Wednesday, November 1, 2017

Who Are You?

Yesterday, my son asked a very interesting question, “ If you could be anyone for a day, who would you be?”

Without too much thought, I told him “Me.” The puzzled look in his eye showed that he doubted my answer so I elaborated. “If I am anyone else for a day, I miss you, your sister and mother for that day.  I am lucky to have a great family and don’t want to miss any more time with you than I have to.” I went on to explain that we are already pulled in many directions: school, work, after school activities and more.  Every day with my family is special.  

After he went to bed, I thought about his question even more.  There are times when our family is apart: trips for the parents, kids off at a friends house or camp, these are all necessary and fun things.  Believe me, my kids need time away from their parents (at least from their father)! But as the old saying goes, absence makes the heart grow fonder.

I also went on to say that wanting to be someone else doesn’t appeal to me. I’m not jealous of Bill Gates for his wealth or Michael Jordan for his fame. These people have their own lives and I hope they are happy.  Why would I want to immerse myself in their space for a day, just to get mesmerized by the trappings they encounter every day.  Would I come back only to want more?

Too often we are overwhelmed by the want of what everyone else has.  Don’t get me wrong, I want more than I have: a new pick-up would be nice, maybe a fancy family trip each year, who knows what may strike my fancy even this afternoon. But wanting to be someone else almost extends beyond the material goods and says that person has a better life.  I ten to think my life is pretty darn good.  Would I like less conflict some days, yes! Would I like to stay up late every evening and wake up when my body is rested, you bet! I’ll get that some day, but you have to pay if you want to play, so right now I have to work, I have to get the kids up and ready for school, no matter how much they want to sleep in.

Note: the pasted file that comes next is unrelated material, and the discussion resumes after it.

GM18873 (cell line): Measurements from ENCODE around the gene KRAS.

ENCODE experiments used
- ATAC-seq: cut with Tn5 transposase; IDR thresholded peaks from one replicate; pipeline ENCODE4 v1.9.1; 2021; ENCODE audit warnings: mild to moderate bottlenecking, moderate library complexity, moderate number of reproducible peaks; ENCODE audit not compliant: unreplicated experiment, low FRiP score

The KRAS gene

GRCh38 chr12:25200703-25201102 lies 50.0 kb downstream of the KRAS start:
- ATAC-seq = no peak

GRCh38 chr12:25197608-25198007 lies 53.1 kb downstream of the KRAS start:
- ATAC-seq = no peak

For now I am quite happy being me. I hope my family is happy with who they are, each is extremely talented, smart and loving.  My goal is to never want to be someone else.  I’ll stick with boring old me. There is enough privilege to seeing my beautiful wife and exceptional kids each day to outweigh being a superstar for just one day.

Building a business is like building a fire

  1. You have to start small.
  2. It can grow only as big as your amount of fuel.
  3. The growth rate is based on how fast you feed it fuel.
  4. If your wood is wet (not ready to use), it won't burn and your business won't grow.
  5. You have to start with kindling. The logs keep getting bigger as the fire grows. You only put the big logs on a big fire.
  6. If you use the wrong wood, your fire burns out quickly. The right wood burns long and hot.
  7. A big fire can get out of control. You need know how to control it.
  8. You need to plan how to put out the fire (retire).

Coffee Time, How a Small Town is Run